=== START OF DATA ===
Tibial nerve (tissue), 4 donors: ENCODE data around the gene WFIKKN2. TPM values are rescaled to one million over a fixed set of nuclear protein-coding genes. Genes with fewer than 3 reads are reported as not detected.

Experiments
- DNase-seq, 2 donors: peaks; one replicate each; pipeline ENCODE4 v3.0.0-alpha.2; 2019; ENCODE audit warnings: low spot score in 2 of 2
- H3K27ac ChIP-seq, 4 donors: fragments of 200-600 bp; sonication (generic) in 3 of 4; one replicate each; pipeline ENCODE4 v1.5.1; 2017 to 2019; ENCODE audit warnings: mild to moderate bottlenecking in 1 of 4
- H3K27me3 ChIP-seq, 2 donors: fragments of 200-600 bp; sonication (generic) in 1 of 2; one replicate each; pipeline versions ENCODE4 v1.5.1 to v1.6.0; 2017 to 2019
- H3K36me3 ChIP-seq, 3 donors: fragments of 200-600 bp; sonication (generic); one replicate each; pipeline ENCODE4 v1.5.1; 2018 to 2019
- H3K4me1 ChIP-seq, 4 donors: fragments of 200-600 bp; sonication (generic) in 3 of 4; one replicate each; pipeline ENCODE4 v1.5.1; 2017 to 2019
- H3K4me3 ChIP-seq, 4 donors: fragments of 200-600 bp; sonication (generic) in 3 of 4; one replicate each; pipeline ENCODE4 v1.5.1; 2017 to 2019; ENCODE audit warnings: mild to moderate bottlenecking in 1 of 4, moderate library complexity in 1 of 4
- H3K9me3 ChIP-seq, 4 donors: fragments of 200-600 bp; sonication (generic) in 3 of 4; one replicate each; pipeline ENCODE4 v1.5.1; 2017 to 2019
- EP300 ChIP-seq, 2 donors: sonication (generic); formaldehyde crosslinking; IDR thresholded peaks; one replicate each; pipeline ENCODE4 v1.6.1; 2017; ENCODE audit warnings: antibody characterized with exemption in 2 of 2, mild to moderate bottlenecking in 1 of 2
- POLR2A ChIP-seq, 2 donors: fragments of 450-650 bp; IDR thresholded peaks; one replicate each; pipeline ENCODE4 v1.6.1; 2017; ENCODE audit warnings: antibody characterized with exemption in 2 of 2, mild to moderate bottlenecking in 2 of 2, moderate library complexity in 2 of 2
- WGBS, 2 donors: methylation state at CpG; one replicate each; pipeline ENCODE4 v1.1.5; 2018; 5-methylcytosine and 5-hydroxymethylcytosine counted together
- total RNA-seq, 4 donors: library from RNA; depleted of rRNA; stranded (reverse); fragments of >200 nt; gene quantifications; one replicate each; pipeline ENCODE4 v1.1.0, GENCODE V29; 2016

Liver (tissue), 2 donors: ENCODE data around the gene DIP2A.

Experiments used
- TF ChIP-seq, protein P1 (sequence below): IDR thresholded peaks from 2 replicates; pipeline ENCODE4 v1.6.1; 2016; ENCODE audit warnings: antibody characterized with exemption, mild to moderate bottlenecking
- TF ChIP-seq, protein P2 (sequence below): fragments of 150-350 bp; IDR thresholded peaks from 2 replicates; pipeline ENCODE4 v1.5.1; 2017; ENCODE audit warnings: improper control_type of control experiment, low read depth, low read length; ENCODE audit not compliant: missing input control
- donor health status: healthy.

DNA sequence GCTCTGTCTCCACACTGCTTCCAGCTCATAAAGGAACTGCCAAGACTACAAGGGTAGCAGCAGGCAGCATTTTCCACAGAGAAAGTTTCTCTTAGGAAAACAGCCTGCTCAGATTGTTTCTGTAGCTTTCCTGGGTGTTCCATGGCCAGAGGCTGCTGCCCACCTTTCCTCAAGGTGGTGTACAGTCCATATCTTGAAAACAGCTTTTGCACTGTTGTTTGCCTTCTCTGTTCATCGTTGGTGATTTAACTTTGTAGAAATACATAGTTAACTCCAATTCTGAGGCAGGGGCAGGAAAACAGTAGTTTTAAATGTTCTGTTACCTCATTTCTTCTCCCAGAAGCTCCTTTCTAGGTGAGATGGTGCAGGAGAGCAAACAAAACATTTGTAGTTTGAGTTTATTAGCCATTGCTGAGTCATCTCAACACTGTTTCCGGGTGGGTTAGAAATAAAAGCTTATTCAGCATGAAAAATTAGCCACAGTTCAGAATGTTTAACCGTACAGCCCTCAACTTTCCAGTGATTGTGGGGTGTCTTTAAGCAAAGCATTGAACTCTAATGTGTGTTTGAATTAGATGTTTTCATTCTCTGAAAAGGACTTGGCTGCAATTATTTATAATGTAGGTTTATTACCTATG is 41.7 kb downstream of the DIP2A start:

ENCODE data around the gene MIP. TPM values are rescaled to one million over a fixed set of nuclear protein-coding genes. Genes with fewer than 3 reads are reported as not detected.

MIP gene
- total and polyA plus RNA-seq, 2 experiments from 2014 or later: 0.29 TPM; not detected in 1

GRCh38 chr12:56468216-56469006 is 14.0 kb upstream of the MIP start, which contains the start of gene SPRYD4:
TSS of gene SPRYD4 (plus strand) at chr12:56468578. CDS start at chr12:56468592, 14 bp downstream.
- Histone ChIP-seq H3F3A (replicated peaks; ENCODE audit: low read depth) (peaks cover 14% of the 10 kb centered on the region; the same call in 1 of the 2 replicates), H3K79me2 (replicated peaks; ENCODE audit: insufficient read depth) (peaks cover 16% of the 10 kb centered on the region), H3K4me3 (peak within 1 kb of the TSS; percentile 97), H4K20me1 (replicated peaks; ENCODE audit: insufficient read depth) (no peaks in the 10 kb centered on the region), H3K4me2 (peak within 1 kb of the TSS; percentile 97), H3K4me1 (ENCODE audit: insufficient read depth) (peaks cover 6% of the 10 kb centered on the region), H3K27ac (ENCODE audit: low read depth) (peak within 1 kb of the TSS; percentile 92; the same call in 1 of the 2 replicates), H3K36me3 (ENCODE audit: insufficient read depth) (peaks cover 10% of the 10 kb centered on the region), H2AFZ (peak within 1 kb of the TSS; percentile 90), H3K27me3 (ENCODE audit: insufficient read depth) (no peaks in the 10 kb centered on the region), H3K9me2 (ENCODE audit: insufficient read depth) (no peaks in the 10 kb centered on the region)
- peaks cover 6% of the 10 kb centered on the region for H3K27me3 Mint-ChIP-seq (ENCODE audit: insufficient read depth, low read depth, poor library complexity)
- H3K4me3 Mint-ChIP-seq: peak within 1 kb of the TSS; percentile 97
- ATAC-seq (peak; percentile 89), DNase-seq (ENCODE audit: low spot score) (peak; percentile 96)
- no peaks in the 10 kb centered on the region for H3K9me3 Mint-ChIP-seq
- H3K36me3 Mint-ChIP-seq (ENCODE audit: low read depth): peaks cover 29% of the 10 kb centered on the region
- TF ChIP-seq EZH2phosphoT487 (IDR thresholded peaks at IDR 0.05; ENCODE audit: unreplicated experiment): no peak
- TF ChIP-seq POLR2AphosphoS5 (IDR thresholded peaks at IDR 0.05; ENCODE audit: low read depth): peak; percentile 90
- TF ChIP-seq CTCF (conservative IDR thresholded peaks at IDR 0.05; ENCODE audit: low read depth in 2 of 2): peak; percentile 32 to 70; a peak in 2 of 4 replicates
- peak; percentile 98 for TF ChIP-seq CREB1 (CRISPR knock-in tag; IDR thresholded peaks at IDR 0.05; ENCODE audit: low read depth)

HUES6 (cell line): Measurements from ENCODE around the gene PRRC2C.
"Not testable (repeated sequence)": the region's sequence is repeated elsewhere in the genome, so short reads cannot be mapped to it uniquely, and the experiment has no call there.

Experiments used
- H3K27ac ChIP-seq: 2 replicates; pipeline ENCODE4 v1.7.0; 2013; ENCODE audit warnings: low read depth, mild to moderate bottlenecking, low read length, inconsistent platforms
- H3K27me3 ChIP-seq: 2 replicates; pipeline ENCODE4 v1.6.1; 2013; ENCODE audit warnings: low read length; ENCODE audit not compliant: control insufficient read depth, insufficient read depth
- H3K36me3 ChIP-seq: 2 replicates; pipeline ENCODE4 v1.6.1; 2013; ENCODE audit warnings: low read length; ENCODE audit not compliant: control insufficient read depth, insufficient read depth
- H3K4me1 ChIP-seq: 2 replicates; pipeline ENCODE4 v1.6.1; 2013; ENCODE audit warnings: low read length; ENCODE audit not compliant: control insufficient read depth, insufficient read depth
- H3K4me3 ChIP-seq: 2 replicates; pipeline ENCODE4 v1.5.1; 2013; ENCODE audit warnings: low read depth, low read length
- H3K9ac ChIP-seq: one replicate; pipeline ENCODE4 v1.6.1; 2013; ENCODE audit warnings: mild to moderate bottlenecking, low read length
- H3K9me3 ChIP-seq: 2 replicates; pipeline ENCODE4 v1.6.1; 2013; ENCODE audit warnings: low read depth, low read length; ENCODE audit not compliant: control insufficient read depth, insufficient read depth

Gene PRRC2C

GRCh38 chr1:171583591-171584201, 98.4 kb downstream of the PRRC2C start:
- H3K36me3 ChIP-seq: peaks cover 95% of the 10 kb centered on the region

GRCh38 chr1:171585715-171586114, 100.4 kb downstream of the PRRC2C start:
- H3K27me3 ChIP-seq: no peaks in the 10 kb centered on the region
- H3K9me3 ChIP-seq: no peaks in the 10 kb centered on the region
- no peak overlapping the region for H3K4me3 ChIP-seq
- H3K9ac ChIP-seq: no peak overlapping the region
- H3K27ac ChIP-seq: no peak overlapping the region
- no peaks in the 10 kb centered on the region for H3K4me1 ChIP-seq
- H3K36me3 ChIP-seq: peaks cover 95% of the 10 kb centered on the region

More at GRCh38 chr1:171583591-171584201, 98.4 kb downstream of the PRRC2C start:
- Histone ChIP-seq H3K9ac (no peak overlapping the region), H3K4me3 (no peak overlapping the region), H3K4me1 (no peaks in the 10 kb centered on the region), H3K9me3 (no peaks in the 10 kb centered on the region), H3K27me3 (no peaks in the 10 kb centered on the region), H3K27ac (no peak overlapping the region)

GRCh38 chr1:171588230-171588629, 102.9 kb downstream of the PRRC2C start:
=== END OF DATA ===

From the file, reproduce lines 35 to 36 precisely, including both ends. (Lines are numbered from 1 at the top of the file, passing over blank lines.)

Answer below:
HUES6 (cell line): Measurements from ENCODE around the gene PRRC2C.
"Not testable (repeated sequence)": the region's sequence is repeated elsewhere in the genome, so short reads cannot be mapped to it uniquely, and the experiment has no call there.